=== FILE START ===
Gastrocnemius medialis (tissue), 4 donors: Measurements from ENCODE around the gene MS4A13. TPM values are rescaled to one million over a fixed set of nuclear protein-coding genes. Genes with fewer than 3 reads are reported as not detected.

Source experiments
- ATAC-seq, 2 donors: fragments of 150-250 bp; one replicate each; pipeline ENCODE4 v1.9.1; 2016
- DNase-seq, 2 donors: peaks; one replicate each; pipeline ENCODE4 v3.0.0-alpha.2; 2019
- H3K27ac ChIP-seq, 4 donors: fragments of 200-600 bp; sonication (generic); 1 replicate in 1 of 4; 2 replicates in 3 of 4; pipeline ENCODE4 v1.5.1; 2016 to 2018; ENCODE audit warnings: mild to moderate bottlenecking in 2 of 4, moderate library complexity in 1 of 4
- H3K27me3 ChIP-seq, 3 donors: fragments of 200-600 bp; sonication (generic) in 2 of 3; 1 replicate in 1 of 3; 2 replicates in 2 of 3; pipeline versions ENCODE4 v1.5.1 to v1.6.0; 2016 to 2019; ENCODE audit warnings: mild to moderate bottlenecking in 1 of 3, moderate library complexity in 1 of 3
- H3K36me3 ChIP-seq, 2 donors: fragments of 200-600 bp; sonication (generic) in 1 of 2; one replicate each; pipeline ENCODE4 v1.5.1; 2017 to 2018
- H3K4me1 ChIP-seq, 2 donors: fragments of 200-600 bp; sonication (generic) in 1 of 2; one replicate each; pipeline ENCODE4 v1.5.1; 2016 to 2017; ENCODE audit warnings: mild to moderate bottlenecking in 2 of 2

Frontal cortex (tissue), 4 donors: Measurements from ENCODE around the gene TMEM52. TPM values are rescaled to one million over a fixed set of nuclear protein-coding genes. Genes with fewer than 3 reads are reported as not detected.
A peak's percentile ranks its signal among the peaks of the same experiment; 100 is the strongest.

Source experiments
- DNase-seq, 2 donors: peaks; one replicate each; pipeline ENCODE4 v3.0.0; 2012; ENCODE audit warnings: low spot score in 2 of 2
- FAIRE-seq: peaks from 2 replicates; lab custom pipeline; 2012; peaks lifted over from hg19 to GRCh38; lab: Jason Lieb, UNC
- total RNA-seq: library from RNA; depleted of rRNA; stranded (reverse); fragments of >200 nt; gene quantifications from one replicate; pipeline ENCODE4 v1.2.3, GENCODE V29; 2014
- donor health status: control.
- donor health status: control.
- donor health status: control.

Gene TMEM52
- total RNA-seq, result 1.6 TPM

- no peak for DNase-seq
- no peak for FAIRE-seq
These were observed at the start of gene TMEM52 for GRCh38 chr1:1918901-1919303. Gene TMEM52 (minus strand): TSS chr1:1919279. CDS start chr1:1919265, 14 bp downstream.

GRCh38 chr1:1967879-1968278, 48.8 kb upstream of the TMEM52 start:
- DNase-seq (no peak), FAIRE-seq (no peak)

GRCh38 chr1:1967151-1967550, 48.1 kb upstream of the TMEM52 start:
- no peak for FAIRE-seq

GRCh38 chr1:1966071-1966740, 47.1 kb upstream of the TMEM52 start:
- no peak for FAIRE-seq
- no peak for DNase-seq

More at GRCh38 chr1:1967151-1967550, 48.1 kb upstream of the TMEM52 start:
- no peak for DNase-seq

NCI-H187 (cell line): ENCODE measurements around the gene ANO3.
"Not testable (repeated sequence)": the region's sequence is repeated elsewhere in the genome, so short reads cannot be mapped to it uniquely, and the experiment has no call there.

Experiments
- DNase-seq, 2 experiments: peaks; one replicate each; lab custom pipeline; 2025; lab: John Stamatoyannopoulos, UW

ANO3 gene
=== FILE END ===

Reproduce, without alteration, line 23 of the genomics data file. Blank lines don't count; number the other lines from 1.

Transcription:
GRCh38 chr1:1967879-1968278, 48.8 kb upstream of the TMEM52 start: